Tuesday, June 30, 2015

Ex Machina

Ex Machina (2015; dir. Alex Garland) takes place within the stylish antiseptic confines of a research compound owned by the richest man in the world.  He is so rich, we are told, that it takes two hours to fly over the land he owns.  The man, Nathan, is an amalgam of Bill Gates and Bill Jobs and Elon Musk—we are supposed to think he is a brilliant visionary renegade who likes to do things on his own terms and who doesn’t like interference.
Presumably Nathan (Oscar Isaac) works with a team of scientists (scientists work in teams, almost never on their own).  We never see them, however.  Are we to think he works alone? (He does have a personal assistant, a svelte Japanese woman named Kyoko.  It is difficult to think how a man in our own world could be as rich and powerful as Nathan is in Ex Machina. 
Under the pretense of having won a lottery, the prize being a week with Nathan at his remote hideaway, a young programmer named Caleb (Domnhall Gleeson)  is assigned to conduct a Turing test on Nathan’s new invention, a highly intelligent, perhaps self-aware robot named Ava (Alicia Vikander).  The Turing test will determine whether the robot has achieved self-awareness.
Ex Machina presents a plot and set of situations that have been treated before—in Shakespeare’s The Tempest, Mary Shelley’s Frankenstein, Philip K. Dick’s Do Androids Dream of Electric Sheep (and the film adaptation Blade Runner), Richard Power’s Galatea 2.2, and so on. The questions center on whether a created being, becoming self-aware, possesses a soul, is human, is entitled to self-determination. The questions have been asked often, but they continue to fascinate, and that fascination is fundamental to the success of this stylish and satisfying film.
The outcome of the test is not inconsequential to Ava.  She understands that she may well be disconnected—reprogrammed.  She therefore opts out of waiting for her creator to make up his mind—is she self-aware, does she possess agency, is she human?—and reaches her own answer.  This is a surprising twist to an old story.  But it does come with certain practical problems.
The biological humans in this film have their issues—they are compromised, flawed, manipulative individuals.  Nathan is  an alcoholic.  Just as he programs robots, he programs human situations.  His deception of Caleb—pretending to give him a prize in a contest when in fact he has been deliberately chosen—is an example.  There is much he does not immediately tell Caleb, and Caleb has to find things out on his own.  Ava tells him that Nathan is an untrustworthy liar.  Caleb discovers that Kyoko is not human but a robot, and that Nathan apparently uses her for his own sexual satisfaction.  Nathan tells Caleb that Ava herself has been designed with sensitive genitals, and that she in fact could have sex and would seem to enjoy it.  This fact alone interests Caleb, who is an insecure nerdy sort of guy who has not had great success finding sexual partners.  Her attractiveness as a potential sexual partner is a motivating factor behind his growing infatuation with Ava and his plan to help her escape—to run away with her.  In a sense, Caleb plans to do with Ava what Nathan has already done with Kyoko. He sees her, in the end, as a thing, an object of desire, not as a human being.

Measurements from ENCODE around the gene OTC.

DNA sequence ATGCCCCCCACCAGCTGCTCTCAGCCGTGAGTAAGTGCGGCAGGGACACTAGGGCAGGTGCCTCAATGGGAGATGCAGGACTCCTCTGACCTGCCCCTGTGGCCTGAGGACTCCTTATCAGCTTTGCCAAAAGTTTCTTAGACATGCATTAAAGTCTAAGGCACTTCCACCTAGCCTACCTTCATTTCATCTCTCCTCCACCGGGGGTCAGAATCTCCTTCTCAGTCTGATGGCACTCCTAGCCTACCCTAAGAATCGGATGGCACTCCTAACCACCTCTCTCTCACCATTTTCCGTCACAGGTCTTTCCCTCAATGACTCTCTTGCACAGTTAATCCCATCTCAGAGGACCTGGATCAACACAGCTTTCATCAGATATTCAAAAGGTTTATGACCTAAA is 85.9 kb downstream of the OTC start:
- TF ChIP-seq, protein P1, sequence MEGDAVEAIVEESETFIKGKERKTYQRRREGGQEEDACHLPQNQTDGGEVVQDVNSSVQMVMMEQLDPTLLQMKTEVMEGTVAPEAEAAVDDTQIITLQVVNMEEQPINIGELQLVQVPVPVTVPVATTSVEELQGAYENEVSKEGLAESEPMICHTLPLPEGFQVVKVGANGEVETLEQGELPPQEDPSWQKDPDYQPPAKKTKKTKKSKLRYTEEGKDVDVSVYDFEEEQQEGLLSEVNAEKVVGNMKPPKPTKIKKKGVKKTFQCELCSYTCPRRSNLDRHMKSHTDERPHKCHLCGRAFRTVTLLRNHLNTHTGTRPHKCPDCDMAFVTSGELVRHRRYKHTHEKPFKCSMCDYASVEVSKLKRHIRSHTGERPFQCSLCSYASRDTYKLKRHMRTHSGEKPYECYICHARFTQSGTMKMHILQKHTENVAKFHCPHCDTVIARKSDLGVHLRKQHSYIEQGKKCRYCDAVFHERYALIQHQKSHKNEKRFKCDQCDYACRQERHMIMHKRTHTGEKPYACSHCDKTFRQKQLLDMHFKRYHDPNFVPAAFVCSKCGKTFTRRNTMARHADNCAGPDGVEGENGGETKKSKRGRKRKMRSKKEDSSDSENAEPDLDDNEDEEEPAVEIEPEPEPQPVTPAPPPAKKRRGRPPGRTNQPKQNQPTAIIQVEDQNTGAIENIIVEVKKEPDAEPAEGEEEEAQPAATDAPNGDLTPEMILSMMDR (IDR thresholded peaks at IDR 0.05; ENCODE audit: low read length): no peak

The film ends in a series of scenes that demonstrate Ava’s own capacity for sustained deception. This is perhaps the final demonstration of her capacity for humanness.
The film assumes that we as viewers will not be too knowledgeable about robotics, artificial intelligence, and related issues.  There is a lot of interesting and far-reaching intellectual talk in the film—about technology and artificial intelligence—but it is a lot of hoo-hah.  This talk sounds convincing, and in a fictional film, a science fiction, I suppose that is all we can ask for.
Ava tells Caleb at some point in the film that her batteries are recharged through magnetic induction coils at night.  When she escapes to the city, if we’re thinking logically, we have to assume that her battery supply at some point is going to run out, unless Ava devises some way to replenish her batteries—she is perhaps capable of such thought and planning—but it also seems that the film doesn’t want us to worry too much about this issue.
Ex Machina is an excellent film.  Vikander in the role of Ava is entirely convincing.  The visual effects used to depict her are astonishingly good.

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